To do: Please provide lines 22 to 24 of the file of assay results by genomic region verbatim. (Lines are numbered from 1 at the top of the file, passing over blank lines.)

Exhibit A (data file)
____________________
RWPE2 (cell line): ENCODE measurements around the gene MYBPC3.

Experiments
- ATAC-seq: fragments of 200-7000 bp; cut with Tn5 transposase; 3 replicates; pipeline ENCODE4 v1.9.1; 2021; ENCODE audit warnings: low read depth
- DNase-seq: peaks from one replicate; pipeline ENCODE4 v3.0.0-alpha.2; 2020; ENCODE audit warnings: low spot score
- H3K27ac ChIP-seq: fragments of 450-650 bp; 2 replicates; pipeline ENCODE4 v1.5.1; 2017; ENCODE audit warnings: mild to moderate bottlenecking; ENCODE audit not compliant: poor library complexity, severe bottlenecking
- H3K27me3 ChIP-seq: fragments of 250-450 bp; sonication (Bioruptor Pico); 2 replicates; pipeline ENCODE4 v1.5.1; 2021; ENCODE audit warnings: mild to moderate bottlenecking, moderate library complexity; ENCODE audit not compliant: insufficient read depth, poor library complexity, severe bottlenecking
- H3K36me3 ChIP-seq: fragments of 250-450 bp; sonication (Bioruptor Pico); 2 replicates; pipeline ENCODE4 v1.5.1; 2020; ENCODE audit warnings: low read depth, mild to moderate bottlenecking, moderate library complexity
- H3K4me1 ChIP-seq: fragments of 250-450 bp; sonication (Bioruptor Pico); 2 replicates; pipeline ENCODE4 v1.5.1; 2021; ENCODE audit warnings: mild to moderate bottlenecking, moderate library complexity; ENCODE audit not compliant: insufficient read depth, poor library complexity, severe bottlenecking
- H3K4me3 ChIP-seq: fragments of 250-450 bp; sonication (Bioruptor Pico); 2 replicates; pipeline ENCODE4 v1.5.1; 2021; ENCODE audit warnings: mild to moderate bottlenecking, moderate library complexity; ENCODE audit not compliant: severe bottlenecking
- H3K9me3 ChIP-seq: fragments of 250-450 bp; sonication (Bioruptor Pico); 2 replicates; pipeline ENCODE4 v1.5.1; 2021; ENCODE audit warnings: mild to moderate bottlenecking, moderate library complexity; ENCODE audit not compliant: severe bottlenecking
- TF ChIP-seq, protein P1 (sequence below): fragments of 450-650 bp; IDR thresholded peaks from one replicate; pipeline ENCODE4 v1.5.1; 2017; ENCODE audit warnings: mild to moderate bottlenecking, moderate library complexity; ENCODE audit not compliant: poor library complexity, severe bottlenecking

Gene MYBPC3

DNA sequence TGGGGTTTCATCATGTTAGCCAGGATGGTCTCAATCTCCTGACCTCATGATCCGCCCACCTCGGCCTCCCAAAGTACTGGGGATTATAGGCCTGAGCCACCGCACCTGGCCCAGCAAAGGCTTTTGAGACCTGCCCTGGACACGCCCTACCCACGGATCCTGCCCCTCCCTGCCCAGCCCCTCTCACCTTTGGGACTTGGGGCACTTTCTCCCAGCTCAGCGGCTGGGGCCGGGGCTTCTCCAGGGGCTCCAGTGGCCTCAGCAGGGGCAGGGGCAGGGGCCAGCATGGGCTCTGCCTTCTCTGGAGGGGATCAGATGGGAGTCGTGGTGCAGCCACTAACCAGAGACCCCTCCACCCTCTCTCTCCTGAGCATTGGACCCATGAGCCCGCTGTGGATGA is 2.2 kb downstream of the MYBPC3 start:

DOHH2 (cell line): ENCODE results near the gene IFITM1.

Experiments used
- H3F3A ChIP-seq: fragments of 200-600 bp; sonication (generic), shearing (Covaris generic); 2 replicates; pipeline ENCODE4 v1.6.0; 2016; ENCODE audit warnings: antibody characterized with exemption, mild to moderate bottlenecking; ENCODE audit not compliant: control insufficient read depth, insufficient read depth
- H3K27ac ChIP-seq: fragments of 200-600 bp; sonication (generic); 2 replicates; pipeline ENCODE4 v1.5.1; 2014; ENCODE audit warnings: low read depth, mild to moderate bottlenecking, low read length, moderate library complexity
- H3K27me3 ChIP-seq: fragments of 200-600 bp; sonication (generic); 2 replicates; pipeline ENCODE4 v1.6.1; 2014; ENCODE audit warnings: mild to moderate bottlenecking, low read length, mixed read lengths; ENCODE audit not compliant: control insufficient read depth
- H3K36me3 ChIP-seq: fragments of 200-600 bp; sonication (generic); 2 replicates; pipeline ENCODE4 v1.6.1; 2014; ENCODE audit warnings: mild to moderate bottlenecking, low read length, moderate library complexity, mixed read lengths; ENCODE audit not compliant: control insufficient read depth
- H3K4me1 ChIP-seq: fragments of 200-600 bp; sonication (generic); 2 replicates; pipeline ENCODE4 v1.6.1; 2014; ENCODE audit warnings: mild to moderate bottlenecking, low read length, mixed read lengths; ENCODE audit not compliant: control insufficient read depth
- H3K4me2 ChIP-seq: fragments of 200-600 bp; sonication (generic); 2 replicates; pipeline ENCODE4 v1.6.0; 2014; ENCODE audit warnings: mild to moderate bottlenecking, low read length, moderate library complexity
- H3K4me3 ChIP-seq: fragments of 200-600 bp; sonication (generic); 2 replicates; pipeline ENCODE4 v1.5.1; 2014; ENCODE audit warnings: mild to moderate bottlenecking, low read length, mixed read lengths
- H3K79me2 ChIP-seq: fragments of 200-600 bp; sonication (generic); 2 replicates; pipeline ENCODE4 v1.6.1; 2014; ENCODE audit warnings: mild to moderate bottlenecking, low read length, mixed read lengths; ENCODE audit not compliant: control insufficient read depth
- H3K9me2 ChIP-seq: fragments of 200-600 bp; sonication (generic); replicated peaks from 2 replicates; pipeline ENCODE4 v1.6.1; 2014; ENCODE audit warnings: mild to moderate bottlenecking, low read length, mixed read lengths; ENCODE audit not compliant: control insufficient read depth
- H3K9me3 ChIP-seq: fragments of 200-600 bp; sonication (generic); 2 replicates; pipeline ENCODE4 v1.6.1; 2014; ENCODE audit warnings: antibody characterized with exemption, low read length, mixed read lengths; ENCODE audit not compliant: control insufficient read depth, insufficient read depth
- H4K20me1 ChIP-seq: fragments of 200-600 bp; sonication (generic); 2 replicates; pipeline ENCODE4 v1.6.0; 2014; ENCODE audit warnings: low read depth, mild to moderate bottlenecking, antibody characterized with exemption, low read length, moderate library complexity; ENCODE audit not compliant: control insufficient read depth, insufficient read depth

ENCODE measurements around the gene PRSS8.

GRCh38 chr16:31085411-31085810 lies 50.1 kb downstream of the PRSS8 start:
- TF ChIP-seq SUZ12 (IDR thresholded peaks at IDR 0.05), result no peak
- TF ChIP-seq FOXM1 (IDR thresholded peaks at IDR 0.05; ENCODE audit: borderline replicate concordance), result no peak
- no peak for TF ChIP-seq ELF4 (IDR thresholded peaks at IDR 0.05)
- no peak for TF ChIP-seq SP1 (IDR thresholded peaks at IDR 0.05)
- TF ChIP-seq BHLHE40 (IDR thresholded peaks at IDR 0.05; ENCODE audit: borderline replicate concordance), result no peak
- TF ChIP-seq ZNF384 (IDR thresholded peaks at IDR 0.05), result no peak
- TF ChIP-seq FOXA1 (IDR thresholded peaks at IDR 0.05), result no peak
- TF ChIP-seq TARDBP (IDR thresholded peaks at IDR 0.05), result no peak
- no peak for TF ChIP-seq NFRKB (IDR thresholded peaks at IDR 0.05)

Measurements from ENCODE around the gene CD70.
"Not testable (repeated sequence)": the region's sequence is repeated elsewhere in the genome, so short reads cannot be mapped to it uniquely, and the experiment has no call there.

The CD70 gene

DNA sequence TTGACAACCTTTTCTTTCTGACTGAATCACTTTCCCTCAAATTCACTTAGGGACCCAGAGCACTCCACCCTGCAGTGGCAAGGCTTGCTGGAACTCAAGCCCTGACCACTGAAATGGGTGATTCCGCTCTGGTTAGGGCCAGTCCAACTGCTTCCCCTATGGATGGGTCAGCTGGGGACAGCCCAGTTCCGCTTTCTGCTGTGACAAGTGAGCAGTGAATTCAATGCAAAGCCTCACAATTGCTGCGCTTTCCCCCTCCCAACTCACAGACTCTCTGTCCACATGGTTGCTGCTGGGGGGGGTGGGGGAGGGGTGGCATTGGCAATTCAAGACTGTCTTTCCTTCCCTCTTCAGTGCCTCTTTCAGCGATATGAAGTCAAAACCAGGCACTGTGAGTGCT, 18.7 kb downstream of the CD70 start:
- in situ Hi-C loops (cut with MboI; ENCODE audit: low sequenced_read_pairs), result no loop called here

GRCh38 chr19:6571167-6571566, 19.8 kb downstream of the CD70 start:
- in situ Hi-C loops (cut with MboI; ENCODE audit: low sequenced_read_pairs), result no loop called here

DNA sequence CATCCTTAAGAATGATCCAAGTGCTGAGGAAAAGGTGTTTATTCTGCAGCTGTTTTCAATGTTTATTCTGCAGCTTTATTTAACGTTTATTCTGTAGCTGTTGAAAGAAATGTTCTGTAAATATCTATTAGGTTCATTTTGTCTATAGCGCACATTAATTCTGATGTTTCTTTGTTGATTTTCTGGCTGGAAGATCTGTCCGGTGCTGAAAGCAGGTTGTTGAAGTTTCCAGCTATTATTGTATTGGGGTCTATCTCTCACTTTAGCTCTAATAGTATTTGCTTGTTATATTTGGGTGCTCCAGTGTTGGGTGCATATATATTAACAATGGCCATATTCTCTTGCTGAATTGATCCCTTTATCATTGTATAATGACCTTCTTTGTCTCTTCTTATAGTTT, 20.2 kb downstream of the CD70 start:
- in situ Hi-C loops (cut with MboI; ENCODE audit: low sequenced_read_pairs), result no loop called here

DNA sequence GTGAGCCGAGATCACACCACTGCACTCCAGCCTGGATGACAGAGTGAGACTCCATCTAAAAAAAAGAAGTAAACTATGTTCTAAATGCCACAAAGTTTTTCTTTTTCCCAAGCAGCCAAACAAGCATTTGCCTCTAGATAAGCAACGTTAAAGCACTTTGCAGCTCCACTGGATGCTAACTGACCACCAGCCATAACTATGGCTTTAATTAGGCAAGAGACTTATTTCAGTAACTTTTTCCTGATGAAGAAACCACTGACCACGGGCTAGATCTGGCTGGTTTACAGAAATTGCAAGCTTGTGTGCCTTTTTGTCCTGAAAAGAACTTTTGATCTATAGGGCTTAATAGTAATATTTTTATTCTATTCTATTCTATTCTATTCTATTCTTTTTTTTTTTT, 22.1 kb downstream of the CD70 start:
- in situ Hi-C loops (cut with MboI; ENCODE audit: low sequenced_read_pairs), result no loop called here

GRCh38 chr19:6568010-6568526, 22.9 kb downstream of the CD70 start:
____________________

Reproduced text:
- H3K4me3 ChIP-seq: fragments of 200-600 bp; sonication (generic); 2 replicates; pipeline ENCODE4 v1.5.1; 2014; ENCODE audit warnings: mild to moderate bottlenecking, low read length, mixed read lengths
- H3K79me2 ChIP-seq: fragments of 200-600 bp; sonication (generic); 2 replicates; pipeline ENCODE4 v1.6.1; 2014; ENCODE audit warnings: mild to moderate bottlenecking, low read length, mixed read lengths; ENCODE audit not compliant: control insufficient read depth
- H3K9me2 ChIP-seq: fragments of 200-600 bp; sonication (generic); replicated peaks from 2 replicates; pipeline ENCODE4 v1.6.1; 2014; ENCODE audit warnings: mild to moderate bottlenecking, low read length, mixed read lengths; ENCODE audit not compliant: control insufficient read depth